Tell us a little about what you do? (products/services)
From the what standpoint, I am a social media strategist. I help companies skyrocket their awareness and engagement with their target audience online, and I also produce leads for their businesses through social media. In terms of how I do this, well this is what makes me a little unique. I do manage several client accounts on a monthly basis, and I also empower small business owners who are beginners to learn the ropes of social media for their business with my six-week online course.
During this course, students go on a transformational journey with their business as we go soup-to-nuts with Instagram, Facebook, Instagram and Facebook ads, email marketing and so much more. And we take on a real business over the six weeks to show their results with the strategies and tactics being taught so students can see and generate the same results for their business. I also host a weekly podcast in which I interview marketing experts who share their proven strategies and tactics to help businesses grow.
Ultimately, the direction of my company is to create a brand or a fun movement that will help business owners and marketers grow. The future of marketing is in automation and I will eventually have an annual event that attracts creative marketers and tech companies to continue working together to drive awesome results.
How have you seen that most entrepreneurs get started when they want to launch a product or service? (e.g not preselling)
What I have seen is that business owners spend way too much time putting together their product or service first without actually testing the demand ahead of time. Let’s take online courses as an example. I have seen too many business owners spend months putting together a course then try and sell it. Then when it doesn’t sell, they feel so defeated as so much time was spent putting together the product. Instead, the better approach to take is to pre-sell first.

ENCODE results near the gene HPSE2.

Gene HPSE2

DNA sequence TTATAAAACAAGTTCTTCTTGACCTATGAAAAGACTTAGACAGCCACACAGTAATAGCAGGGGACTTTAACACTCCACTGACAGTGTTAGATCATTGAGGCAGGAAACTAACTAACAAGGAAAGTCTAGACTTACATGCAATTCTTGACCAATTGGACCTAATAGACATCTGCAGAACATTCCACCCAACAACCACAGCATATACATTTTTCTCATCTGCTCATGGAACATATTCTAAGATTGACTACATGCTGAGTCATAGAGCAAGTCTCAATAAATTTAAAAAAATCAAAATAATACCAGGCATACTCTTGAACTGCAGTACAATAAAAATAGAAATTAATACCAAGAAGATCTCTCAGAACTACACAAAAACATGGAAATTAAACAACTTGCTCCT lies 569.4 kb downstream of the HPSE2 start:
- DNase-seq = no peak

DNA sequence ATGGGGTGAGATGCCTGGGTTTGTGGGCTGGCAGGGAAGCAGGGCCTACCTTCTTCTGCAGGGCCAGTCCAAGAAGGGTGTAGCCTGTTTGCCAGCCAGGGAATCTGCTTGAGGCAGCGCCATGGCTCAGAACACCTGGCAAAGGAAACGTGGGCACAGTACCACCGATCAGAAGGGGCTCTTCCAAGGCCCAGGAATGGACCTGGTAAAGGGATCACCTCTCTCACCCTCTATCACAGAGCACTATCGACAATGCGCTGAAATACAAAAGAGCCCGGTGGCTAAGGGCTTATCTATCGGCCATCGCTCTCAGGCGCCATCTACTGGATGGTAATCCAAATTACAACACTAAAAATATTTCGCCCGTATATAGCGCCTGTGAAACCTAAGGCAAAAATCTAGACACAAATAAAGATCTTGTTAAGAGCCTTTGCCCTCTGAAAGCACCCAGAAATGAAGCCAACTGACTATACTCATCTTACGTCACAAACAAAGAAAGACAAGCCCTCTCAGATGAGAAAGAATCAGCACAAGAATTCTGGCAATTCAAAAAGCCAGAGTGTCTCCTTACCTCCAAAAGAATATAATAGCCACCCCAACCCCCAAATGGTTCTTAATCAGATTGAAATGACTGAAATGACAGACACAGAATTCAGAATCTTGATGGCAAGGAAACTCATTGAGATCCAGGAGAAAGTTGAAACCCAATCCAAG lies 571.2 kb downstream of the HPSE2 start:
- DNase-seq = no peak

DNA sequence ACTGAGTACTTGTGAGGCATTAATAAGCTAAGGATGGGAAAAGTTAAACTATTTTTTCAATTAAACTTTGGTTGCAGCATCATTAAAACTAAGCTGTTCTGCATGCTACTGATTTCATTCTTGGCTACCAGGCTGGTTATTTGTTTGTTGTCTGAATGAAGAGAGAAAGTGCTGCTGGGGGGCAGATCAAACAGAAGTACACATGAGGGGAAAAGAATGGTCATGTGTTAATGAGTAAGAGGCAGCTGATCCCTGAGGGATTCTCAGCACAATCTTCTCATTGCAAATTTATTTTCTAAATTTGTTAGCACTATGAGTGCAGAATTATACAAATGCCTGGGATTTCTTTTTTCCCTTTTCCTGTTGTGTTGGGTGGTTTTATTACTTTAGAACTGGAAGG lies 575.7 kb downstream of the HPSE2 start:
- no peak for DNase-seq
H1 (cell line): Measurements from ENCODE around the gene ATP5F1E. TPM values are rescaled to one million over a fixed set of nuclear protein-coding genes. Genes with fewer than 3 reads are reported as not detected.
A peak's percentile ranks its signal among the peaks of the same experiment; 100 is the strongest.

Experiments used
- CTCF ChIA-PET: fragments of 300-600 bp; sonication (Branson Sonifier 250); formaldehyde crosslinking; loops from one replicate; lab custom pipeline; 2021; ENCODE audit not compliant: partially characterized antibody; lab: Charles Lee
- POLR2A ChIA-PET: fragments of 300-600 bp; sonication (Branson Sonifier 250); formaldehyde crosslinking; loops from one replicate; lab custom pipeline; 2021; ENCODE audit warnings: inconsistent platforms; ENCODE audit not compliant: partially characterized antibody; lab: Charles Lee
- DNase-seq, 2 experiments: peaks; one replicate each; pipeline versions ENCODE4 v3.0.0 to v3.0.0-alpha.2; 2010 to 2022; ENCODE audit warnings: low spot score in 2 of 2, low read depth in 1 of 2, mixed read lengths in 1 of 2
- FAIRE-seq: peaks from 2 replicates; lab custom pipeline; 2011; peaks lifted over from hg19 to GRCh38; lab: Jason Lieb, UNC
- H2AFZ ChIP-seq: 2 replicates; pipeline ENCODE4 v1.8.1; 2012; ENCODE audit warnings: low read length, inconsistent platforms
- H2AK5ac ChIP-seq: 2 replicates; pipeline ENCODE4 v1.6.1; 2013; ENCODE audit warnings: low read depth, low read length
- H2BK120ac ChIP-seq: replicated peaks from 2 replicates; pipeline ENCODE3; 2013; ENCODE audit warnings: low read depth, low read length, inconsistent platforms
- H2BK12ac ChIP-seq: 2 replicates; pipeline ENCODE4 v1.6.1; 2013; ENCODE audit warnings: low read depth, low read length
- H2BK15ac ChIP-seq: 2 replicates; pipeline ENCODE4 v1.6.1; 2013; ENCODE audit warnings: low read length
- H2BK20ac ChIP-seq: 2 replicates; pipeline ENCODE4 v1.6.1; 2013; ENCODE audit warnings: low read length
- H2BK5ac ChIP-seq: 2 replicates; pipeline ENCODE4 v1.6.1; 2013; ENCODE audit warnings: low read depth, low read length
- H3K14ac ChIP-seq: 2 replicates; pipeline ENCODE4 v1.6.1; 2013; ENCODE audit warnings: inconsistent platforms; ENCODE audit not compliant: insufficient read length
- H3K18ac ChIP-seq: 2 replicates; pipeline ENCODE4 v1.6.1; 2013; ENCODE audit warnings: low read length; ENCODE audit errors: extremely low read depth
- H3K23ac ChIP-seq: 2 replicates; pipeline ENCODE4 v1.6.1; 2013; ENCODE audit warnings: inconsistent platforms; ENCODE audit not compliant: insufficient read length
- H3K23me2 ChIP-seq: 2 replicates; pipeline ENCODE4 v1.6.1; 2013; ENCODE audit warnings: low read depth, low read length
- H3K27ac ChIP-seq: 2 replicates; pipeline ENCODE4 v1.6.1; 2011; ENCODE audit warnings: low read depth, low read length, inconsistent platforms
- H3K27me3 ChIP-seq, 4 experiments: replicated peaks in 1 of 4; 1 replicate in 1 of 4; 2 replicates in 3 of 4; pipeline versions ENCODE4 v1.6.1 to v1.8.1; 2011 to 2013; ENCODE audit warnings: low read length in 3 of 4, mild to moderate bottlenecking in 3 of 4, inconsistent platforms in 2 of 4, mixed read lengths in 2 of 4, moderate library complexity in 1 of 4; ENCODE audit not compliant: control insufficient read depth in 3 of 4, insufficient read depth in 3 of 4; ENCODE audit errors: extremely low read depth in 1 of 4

What is preselling? Why is it important?
Preselling is selling before the product is launched. It’s almost kind of like a Kickstarter campaign in a sense in which you raise funds to develop the product. The only difference, however, is that the people that pay you for your product ahead of time will actually get the product once it goes live. When it comes to taking the online courses as an example, pre-selling is pretty much just putting up your sales page and registration page then selling it.
If it sells, then awesome! You now have to put the course together. If it doesn’t sell, then no big loss – you didn’t spend a significant amount of time putting an entire course together then trying to sell it. And if the product fails to pre-sell, then you can focus on things like better messaging or your product offering to start selling it. Or create a new product to pre-sell!
What 2-3 lessons that are important for someone that is preselling?
Messaging for one is extremely important. My years of experience in sales taught me this. Focusing on the benefits versus the features is important. But to really land sales, it’s best to focus on the transformational results your clients will achieve as a result of purchasing your product or service.
Also, when focusing on the results, make sure it is tied to helping your client increasing their status – not an improvement offer. This is something I learned from Russell Brunson, founder of ClickFunnels. Increasing one's status could be improving their wealth, their social status, or appearance as a result of using your product or service.
If you focus on an improvement offer, such as improve your confidence, or let’s say overall health, then your audience must admit that there is something wrong with them that they need to fix. And most of us won’t admit to having a problem, so this becomes a much harder sell.
One example here is with an SEO provider selling their services. I recently saw a product they were selling in which they would teach business owners strategies on how to improve their rankings on Google. The product failed to sell.By making some simple adjustments to the messaging to something along the lines of, “Discover the simple strategies that will help you 10X traffic to your website,” ended up generating sales. Improving rankings on Google is the improvement offer, whereas 10xing traffic to your website is the increase status offer (generating greater awareness).